A child's hand plays with a toy car while the mom is sitting on the couch giving them a thumbs up

Parenting with Insomnia

I knew, without a doubt, that having a child would complicate my days living with insomnia. And, I knew that that I would do everything I could possibly do to become a mother.

Motherhood was of critical importance to me - it was the thing that mattered most, the wish and the dream I'd thought longest and hardest about since I had been young.

The thought of navigating insomnia with a child

As my dream navigated its ways to fruition and I found myself in the depths of IVF, I kept thinking about how this would be impacted by living with insomnia. During this time, I thought a lot about staring at the ceiling, waiting to fall asleep, and a lot about the fever dream-like mornings where it was just impossible to wake up. How would I navigate either of those when taking care of a young child or children?

Today I'm going to write from the perspective I'm living, I have one child, a 4-year-old daughter, and it took so much for us to get to this point. I struggled with infertility, pregnancy loss, and the infant stages, but today I am very clear headed about what our current life looks like, and how exactly I hold enough hope and energy to manage it all.

It's all about a routine

First thing that has really made life tolerable for us has been a routine. This way, regardless of if I've had a good night or a bad night, our daughter knows what her schedule will look like, where she can help, and where she needs help.

For us, this means starting out with slow mornings, a snack and some time on the couch for snuggles and television. Sometimes she chooses quiet play, but usually she just wants to be near mom.

Next, we spend some time on open ended play before we have breakfast and get dressed for school, gymnastics, swim lessons, or whatever the morning activity is. Once we're in full swing mode, there's errands, stops for lunch, and always being home by a certain time to start our naptime routine.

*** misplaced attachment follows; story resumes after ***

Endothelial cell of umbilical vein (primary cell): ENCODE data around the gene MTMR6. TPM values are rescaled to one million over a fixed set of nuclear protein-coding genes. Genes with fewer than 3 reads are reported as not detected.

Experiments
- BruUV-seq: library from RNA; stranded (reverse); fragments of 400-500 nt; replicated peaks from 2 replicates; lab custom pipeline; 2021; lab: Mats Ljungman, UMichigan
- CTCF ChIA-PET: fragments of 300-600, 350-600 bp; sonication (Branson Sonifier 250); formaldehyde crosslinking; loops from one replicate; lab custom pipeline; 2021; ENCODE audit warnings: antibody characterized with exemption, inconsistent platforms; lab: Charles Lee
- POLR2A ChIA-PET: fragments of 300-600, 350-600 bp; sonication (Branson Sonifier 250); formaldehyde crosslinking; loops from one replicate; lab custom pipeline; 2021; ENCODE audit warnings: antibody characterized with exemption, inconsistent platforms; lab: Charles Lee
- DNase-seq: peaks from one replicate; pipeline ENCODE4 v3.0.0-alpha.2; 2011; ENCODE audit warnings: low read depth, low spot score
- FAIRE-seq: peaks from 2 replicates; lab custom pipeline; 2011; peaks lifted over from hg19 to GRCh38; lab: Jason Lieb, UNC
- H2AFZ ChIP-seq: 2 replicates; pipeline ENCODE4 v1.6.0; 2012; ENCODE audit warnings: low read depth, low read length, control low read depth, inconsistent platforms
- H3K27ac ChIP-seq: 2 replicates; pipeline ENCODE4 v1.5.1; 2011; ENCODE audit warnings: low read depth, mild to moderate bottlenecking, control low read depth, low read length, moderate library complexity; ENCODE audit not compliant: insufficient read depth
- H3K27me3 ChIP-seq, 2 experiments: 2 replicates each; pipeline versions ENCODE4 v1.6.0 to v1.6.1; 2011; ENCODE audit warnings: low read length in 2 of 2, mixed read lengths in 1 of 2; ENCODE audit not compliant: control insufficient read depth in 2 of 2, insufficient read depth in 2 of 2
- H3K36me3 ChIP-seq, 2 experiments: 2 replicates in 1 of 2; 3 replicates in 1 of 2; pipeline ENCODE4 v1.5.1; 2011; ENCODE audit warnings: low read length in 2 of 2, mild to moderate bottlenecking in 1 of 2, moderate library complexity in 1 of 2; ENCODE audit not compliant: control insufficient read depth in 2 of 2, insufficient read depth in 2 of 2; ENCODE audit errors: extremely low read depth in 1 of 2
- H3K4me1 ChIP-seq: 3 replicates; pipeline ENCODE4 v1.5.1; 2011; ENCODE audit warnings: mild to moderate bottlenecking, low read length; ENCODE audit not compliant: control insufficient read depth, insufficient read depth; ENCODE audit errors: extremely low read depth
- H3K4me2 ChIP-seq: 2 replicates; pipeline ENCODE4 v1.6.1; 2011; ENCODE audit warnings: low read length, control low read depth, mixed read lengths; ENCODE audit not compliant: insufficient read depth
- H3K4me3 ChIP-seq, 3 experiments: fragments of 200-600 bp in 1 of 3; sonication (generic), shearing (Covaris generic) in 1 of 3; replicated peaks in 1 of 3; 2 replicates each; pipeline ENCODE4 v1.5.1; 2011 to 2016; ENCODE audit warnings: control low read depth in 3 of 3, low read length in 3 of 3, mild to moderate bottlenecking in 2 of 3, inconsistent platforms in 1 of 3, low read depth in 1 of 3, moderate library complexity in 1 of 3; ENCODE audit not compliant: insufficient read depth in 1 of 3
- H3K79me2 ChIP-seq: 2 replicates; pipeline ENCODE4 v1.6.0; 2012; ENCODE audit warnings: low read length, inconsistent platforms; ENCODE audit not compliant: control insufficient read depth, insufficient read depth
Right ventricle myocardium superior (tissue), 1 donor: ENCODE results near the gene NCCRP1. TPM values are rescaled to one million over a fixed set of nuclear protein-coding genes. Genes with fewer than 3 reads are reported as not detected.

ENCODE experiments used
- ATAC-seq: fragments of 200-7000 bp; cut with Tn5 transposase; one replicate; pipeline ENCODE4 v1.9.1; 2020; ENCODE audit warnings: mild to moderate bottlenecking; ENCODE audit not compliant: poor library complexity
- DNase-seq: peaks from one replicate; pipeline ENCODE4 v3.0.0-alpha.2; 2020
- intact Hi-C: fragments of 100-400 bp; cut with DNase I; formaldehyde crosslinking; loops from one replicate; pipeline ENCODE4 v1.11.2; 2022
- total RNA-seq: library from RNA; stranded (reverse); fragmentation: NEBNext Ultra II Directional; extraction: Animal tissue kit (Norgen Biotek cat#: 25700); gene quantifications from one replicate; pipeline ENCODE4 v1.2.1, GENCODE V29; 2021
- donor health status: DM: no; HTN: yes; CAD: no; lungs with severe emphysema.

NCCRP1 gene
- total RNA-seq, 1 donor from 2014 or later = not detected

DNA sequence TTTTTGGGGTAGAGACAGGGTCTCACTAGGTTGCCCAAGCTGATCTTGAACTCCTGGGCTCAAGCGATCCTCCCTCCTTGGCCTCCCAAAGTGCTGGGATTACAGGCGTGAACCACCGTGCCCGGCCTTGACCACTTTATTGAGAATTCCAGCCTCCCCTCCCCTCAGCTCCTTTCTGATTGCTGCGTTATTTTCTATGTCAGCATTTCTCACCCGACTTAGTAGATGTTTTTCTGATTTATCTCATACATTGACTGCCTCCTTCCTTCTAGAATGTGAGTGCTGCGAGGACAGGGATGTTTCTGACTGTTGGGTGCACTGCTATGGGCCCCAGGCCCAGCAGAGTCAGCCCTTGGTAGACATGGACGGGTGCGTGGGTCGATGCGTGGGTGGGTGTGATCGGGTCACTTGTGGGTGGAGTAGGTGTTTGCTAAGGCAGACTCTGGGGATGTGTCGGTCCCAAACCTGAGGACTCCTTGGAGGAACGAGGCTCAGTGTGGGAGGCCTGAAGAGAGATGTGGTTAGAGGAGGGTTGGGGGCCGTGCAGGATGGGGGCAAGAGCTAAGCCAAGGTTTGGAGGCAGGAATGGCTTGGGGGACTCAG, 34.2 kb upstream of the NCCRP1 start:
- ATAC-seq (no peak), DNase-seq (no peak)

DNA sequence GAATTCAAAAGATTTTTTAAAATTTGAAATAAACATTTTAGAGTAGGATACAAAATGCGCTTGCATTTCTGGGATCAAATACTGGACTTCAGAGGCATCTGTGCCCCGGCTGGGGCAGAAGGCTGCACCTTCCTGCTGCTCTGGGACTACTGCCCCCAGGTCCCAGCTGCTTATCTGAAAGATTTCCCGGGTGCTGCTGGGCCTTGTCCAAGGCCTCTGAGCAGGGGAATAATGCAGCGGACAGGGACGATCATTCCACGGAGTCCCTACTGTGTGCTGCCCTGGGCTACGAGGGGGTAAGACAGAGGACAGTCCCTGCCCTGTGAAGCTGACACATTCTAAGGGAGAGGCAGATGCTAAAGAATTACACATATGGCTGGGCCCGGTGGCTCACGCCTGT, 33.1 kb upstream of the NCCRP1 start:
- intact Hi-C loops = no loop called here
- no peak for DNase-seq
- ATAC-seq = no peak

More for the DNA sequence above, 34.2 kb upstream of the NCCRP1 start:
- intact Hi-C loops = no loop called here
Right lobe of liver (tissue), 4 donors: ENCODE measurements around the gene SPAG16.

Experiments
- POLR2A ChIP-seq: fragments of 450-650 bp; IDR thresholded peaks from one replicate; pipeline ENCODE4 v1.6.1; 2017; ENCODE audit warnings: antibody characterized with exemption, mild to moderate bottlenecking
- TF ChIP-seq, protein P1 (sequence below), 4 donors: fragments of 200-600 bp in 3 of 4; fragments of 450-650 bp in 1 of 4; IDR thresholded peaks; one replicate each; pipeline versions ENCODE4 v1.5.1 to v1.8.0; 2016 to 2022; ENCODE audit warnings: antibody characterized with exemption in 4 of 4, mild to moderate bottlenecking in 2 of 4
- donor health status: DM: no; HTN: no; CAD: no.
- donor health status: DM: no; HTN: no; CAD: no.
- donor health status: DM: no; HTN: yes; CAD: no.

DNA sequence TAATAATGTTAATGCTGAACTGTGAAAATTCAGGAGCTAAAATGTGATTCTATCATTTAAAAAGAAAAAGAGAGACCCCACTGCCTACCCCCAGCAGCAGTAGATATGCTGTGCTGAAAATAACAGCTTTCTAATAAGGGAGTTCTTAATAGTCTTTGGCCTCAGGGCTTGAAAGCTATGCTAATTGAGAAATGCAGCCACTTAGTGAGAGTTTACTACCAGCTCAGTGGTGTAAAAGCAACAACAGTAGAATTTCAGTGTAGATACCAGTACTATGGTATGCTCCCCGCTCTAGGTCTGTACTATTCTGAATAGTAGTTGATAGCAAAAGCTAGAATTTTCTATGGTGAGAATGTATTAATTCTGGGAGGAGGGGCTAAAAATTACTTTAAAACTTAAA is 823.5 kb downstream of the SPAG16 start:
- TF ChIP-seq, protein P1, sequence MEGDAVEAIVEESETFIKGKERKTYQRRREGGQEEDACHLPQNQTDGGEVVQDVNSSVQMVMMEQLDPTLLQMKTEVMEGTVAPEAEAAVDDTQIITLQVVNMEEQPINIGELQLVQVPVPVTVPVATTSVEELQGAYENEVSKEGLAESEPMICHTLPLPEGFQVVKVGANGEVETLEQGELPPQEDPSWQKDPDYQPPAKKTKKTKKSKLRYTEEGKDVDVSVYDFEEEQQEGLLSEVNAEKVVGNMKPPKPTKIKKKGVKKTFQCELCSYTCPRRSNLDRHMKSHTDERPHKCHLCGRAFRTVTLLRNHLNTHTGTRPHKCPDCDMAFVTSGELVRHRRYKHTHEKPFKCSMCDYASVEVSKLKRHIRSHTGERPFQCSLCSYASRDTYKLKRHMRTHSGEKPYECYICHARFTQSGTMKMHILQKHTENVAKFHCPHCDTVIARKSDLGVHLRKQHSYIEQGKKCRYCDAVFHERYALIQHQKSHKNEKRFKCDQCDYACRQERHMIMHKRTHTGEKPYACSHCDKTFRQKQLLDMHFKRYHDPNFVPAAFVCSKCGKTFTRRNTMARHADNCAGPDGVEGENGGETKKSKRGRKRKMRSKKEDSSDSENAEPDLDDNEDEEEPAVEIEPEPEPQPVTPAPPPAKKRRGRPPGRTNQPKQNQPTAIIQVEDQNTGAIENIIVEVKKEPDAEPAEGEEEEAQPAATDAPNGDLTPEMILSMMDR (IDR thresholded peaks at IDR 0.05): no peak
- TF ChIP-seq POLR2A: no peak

Naps don't always happen with kids

Our daughter doesn't nap every day anymore, but when she is tired, she will, and when she is not, she's agreed to a quiet "book party" - library time in her room. This gives both her and I the time we need to rest.

Sometimes I can get in a quick 30 to 45 minute sleep in during her nap time, and even if I don't wake up refreshed, I'll find myself having a bit more energy to make it from early afternoon until her bedtime.

After rest hour we have some more quiet play, then dinner, bath, story books, and bedtime.

Parenting with insomnia

The best part of a routine is it provides structure for us both. On days I'm struggling, feeling too tired to function or have no extra energy, the routine is our guide, and we rely heavily on it.

I've also developed language with my daughter to talk abut the days in which mommy is just way too tired, and sometimes we "play nap" or she is the doctor and gives me a very long exam - ways where she can make up a story to play with which allow me to exert minimal energy or even keep my eyes closed!

Have you found any of these tricks to work as you parent with insomnia? I'd love to know what other ones I'm missing!

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This article represents the opinions, thoughts, and experiences of the author; none of this content has been paid for by any advertiser. The Insomnia.Sleep-Disorders.net team does not recommend or endorse any products or treatments discussed herein. Learn more about how we maintain editorial integrity here.

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